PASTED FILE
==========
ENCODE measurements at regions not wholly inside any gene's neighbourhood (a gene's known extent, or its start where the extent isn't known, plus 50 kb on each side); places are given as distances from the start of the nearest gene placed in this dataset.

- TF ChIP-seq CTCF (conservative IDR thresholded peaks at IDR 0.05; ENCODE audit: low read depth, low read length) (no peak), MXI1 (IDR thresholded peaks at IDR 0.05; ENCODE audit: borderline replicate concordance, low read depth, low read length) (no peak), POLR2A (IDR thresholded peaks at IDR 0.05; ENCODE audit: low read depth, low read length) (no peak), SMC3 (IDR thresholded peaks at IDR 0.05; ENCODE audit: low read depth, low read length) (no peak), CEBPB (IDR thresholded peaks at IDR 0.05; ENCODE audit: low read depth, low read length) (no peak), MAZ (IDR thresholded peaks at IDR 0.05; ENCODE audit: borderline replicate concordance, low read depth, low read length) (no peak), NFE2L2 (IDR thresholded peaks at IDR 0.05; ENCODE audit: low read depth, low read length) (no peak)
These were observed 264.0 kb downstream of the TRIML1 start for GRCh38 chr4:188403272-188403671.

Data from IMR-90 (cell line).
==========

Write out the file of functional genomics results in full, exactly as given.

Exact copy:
ENCODE measurements at regions not wholly inside any gene's neighbourhood (a gene's known extent, or its start where the extent isn't known, plus 50 kb on each side); places are given as distances from the start of the nearest gene placed in this dataset.

- TF ChIP-seq CTCF (conservative IDR thresholded peaks at IDR 0.05; ENCODE audit: low read depth, low read length) (no peak), MXI1 (IDR thresholded peaks at IDR 0.05; ENCODE audit: borderline replicate concordance, low read depth, low read length) (no peak), POLR2A (IDR thresholded peaks at IDR 0.05; ENCODE audit: low read depth, low read length) (no peak), SMC3 (IDR thresholded peaks at IDR 0.05; ENCODE audit: low read depth, low read length) (no peak), CEBPB (IDR thresholded peaks at IDR 0.05; ENCODE audit: low read depth, low read length) (no peak), MAZ (IDR thresholded peaks at IDR 0.05; ENCODE audit: borderline replicate concordance, low read depth, low read length) (no peak), NFE2L2 (IDR thresholded peaks at IDR 0.05; ENCODE audit: low read depth, low read length) (no peak)
These were observed 264.0 kb downstream of the TRIML1 start for GRCh38 chr4:188403272-188403671.

Data from IMR-90 (cell line).